The Obamacare/shutdown battle has spawned myriad myths. The most egregious concern the substance of the fight, the identity of the perpetrators and the origins of the current eruption.
• Substance. President Obama indignantly insists that GOP attempts to abolish or amend Obamacare are unseemly because it is “settled” law, having passed both houses of Congress, obtained his signature and passed muster with the Supreme Court. Yes, settledness makes for a strong argument – except from a president whose administration has unilaterally changed Obamacare five times since its passage, including, most brazenly, a yearlong suspension of the employer mandate.
Yet when the House of Representatives undertakes a constitutionally correct – in other words, legislative – procedure for suspending the individual mandate, this is portrayed as some extra-constitutional sabotage of the rule of law. Why is tying that amendment to a generalized spending bill an outrage, while unilateral amendment by the executive is perfectly fine?
• Perpetrators. The mainstream media have been fairly unanimous in blaming the government shutdown on the GOP. Accordingly, House Republicans have presented bills to restore funding to national parks, veterans and the District of Columbia government. Senate Majority Leader Harry Reid, D-Nev., won’t even consider these refunding measures. And the White House has promised a presidential veto.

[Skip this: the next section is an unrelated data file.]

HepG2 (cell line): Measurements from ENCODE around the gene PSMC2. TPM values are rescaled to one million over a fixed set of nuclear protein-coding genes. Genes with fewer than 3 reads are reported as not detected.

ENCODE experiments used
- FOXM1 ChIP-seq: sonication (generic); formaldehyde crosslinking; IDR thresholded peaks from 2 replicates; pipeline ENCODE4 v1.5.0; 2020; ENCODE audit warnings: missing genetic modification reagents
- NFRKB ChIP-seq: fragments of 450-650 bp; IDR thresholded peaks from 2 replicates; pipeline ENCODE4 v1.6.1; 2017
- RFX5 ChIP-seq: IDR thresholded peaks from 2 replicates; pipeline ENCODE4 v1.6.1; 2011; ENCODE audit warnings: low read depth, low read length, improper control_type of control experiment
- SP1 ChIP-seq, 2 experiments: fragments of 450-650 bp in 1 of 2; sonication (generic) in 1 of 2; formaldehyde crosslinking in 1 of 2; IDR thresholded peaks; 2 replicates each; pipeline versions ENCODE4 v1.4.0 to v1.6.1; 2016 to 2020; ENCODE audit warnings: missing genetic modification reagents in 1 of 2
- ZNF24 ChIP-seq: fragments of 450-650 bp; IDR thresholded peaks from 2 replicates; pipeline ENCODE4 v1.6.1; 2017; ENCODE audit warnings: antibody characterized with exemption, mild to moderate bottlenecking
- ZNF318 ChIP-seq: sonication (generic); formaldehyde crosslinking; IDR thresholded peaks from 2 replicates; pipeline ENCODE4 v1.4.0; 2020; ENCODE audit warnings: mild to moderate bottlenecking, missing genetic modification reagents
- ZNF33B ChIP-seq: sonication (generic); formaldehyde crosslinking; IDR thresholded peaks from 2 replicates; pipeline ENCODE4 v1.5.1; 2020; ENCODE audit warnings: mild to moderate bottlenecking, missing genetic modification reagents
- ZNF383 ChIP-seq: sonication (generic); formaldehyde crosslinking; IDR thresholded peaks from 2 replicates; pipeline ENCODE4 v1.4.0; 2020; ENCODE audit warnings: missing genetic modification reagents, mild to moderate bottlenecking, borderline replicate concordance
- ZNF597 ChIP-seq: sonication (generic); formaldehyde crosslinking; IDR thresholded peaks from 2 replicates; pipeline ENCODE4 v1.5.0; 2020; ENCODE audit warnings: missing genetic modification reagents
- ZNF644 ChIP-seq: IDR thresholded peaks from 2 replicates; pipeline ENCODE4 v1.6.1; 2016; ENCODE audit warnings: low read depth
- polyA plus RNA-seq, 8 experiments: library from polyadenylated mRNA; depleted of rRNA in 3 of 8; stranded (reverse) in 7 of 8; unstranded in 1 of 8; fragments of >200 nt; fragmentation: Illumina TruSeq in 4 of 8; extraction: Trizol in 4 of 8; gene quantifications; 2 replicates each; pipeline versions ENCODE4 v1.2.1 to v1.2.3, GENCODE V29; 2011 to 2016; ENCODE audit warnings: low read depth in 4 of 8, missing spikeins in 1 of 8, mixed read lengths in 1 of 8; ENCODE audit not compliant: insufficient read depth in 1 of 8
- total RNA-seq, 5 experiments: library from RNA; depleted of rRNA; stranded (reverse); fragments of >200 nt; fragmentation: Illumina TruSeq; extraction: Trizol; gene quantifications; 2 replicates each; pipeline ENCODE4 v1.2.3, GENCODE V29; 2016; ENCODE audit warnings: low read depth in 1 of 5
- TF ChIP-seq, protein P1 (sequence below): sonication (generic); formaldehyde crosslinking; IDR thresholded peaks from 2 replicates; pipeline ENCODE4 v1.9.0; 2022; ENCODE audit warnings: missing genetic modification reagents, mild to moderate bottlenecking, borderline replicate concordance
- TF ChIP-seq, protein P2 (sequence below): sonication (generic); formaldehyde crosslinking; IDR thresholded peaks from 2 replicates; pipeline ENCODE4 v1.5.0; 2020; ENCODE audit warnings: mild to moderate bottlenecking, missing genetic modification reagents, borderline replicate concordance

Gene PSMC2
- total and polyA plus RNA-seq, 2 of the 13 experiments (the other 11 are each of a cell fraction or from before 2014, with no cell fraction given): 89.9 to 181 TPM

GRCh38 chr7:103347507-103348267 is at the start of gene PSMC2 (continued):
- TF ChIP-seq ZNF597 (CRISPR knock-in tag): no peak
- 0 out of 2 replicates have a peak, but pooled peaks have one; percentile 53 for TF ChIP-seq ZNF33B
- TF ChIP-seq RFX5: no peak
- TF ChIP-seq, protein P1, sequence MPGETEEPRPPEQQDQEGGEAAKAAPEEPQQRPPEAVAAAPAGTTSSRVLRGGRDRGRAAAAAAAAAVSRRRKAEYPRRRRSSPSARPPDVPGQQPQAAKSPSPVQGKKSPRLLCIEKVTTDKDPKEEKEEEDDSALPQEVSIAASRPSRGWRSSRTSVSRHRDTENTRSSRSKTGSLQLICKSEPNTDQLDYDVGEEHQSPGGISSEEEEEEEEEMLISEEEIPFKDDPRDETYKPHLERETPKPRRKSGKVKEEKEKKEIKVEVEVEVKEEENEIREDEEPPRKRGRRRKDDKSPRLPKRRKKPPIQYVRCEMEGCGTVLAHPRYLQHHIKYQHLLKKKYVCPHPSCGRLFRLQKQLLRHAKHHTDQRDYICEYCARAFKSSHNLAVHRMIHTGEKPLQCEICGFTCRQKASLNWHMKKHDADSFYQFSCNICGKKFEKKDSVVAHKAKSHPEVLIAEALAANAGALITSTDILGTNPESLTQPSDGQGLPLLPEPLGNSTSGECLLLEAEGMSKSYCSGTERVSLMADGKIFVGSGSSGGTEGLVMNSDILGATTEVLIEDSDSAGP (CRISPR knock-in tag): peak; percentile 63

The reason is obvious: to prolong the pain and thus add to the political advantage gained from a shutdown blamed on the GOP.
• Origins. The most ubiquitous conventional wisdom is that the ultimate cause of these troubles is out-of-control tea party anarchists. But is this really where the causal chain ends?
The tea party was created by Obama’s first-term overreach, most specifically Obamacare. This frantic fight against it today is the fruit of the way it was originally enacted.
From Social Security to civil rights to Medicaid to Medicare, never in the modern history of the country has major social legislation been enacted on a straight party-line vote. Never. In every case, there was significant reaching across the aisle, enhancing the law’s legitimacy and endurance. Yet Obamacare passed without a single GOP vote.
Moreover, the administration was clearly warned. Republican Scott Brown ran and won in the most inhospitable of states, Massachusetts, on the explicit promise to cast the deciding vote blocking Obamacare. But Reid ignored this unmistakable message of popular opposition and conjured a parliamentary maneuver – reconciliation – to get around Brown.
Nothing illegal about ramming it through without a single opposition vote. Just totally contrary to the modern American tradition – and the constitutional decency – of undertaking major social revolutions only with bipartisan majorities.
I don’t agree with current Republican tactics. I thought the defunding demand impossible and, therefore, foolish.
Tactics are one thing, but substance is another. It’s the Democrats who have mocked the very notion of settled law. It’s the Democrats who oppose the reopening of substantial parts of the government. It’s the Democrats who gave life to a spontaneous, authentic, small-government opposition – the tea party – with their unilateral imposition of a transformational agenda during the brief interval when they held a monopoly of power.
That interval is over. The current unrest is the residue of that hubris.